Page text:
Your independent source for Harvard news since 1898

Your independent source for Harvard news since 1898

Alumni

Yesterday's News

From the pages of the Harvard Alumni Bulletin and Harvard Magazine

November-December 2002

1922 Sports devotee R.S. Hale, A.B. 1891, suggests to the Bulletin that there be "two Harvard football teams," instead of one, noting that when Harvard plays Yale in tennis, there are several matches. "In proportion to the number of spectators," he argues, "there is too little football."

 

1927 Economics surpasses English as a concentration choice for the first time, with more than 400 freshmen entering the field. Chinese archaeology, on the other hand, has a lone concentrator.

 

1932 President A. Lawrence Lowell has announced his resignation after more than 23 years in office. The Bulletin quips that he "has not sought to emulate the Emperor who found Rome brick and left it marble"; instead, Lowell "has multiplied the brick exceedingly."

 

1937 Finding themselves with too much energy after the close of football season, the "Undergraduate" columnist reports, students filled a friend's room from floor to ceiling with crumpled newspaper. The occupant shoveled every bit of paper into the entryway--covering the floor and two flights of stairs--and was turned in to College authorities by the dormitory janitor.

1942 Gasoline shortages translate to a higher bike-theft rate, causing the City of Cambridge to mandate bicycle registration and licensing to make apprehending two-wheel thieves easier.

 

1947 Professors have been long attempting to separate "the sheep from the goats," as the editors remark, by locking classroom doors at exactly seven minutes past the hour--the official starting time for lectures. But stragglers soon found they could sleep in anyway: as soon as the Cambridge fire department learned of the new teaching method, the lecturers were notified that obstructing emergency exits was illegal.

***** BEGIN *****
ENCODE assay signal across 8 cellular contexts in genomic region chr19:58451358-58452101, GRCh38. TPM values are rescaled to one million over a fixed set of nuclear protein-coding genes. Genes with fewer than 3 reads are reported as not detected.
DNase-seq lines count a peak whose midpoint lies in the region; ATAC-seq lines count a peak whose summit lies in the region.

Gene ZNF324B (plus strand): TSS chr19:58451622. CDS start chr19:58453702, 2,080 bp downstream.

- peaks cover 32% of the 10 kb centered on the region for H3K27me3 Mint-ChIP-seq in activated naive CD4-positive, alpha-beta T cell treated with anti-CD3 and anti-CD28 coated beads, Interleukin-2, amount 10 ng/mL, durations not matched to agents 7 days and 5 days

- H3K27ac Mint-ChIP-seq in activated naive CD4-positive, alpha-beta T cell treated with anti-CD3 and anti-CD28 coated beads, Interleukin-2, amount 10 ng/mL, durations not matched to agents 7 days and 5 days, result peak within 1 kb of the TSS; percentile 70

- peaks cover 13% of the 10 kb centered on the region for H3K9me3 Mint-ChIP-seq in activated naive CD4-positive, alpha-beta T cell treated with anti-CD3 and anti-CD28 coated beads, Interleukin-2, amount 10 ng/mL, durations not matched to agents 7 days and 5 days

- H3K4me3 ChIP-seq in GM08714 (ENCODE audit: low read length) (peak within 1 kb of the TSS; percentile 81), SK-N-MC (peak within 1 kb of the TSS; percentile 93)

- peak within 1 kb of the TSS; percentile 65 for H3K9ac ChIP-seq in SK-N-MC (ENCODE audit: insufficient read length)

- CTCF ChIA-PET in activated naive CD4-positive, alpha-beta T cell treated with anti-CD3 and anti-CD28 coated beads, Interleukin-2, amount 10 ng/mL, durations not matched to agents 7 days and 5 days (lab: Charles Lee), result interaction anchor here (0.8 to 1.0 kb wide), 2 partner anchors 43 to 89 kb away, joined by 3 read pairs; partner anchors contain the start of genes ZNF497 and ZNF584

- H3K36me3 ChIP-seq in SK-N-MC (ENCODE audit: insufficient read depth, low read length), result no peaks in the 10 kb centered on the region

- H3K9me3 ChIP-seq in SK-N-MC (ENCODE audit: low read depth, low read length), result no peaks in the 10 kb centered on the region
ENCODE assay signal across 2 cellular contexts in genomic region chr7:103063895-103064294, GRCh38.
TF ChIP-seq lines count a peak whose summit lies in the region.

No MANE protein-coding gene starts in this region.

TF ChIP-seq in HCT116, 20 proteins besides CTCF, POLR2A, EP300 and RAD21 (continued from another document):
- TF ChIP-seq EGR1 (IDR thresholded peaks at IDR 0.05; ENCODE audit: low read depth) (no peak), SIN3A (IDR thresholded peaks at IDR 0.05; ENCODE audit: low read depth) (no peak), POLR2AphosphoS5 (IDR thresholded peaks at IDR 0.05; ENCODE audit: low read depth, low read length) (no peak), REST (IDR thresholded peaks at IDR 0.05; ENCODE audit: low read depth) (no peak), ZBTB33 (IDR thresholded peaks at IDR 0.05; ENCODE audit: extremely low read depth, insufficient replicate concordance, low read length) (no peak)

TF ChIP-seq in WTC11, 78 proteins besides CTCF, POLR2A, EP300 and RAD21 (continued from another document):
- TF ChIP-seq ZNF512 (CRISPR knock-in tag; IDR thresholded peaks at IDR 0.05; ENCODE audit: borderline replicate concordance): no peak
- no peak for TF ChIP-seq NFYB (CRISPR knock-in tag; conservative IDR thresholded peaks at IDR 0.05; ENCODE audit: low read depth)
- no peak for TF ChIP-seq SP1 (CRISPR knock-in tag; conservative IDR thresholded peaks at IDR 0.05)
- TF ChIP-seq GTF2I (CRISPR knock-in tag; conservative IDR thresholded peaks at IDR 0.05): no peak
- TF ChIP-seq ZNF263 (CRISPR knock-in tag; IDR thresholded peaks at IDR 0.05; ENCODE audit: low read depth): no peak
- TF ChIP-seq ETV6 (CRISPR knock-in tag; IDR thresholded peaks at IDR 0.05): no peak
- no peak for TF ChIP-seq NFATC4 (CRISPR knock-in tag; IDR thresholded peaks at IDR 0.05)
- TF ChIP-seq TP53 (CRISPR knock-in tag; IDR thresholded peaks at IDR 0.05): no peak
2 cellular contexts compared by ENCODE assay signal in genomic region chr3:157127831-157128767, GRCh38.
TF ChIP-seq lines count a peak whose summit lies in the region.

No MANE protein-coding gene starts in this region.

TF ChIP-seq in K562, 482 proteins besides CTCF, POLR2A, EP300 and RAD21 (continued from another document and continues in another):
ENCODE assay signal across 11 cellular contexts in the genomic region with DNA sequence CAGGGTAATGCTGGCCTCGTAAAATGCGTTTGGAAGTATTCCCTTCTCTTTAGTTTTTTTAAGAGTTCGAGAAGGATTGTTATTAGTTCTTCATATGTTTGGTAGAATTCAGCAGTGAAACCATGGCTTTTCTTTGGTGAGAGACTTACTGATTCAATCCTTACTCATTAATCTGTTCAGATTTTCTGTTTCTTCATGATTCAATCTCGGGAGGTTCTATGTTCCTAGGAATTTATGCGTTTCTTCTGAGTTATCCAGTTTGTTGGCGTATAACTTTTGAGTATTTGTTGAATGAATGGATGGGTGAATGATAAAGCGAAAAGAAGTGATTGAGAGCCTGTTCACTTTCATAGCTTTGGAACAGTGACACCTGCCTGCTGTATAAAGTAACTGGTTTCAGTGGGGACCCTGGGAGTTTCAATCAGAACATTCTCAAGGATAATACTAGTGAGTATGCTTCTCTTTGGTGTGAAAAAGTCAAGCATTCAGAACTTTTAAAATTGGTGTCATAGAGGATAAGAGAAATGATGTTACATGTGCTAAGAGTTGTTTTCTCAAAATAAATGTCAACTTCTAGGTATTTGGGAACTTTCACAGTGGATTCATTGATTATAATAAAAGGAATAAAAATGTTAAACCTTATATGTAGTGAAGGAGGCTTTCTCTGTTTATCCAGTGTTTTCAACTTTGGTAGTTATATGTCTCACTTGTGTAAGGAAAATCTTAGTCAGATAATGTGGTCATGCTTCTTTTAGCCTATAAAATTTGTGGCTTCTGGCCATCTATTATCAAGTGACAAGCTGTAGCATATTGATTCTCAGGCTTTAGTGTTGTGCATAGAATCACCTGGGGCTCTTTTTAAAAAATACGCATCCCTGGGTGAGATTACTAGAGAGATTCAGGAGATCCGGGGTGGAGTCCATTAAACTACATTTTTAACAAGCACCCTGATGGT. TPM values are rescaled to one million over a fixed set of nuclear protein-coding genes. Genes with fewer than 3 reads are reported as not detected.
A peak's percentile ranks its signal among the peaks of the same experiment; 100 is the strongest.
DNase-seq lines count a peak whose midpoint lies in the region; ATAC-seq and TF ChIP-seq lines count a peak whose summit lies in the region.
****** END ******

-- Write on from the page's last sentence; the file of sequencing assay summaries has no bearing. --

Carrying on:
1952 Robert Marsh, Ed.D. '51, of Oxford University, writes to the Bulletin to criticize Harvard's parietal rules. "If a man is old enough to be an officer in the armed forces and die in Korea," Marsh reasons, "he is old enough to be left alone with a girl after dark."

 

1957 Crimson editors spend months preparing mock Daily Princetonian and Yale Daily News papers to distribute on those campuses the night before the Yale-Princeton football game. The editors cannot resist admitting, however, that they have been "unable to duplicate exactly the low quality newsprint of the Daily News."

 

1967 A student sit-in staged against a visiting Dow Chemical recruiter is Harvard's first--but the fifty-seventh demonstration to target Dow, the primary napalm supplier to the U.S. military, since the spring of 1966.

 

1972 During halftime of the Harvard-Cornell football game, the Bulletin reports, the band saluted "the greatest Republican president of this century" by spelling out taft. A member of the pressbox remarked: "Guess there aren't enough of them to spell Eisenhower."

 

1982 A handful of Harvard faculty and staff members turn from crimson to red to pose for the Lampoon's latest parody, a mock Newsweek. For the 750,000-copy enterprise, the group dress as Communist Party members celebrating the Soviet Union's sixty-fifth anniversary as Mather House co-master Patricia Herlihy bursts from a giant cake festooned with Russian script.

 

1987 Reverting to childhood amusements, undergraduates erect a miniature Mount Rushmore, sculpted in snow, outside of Lamont Library.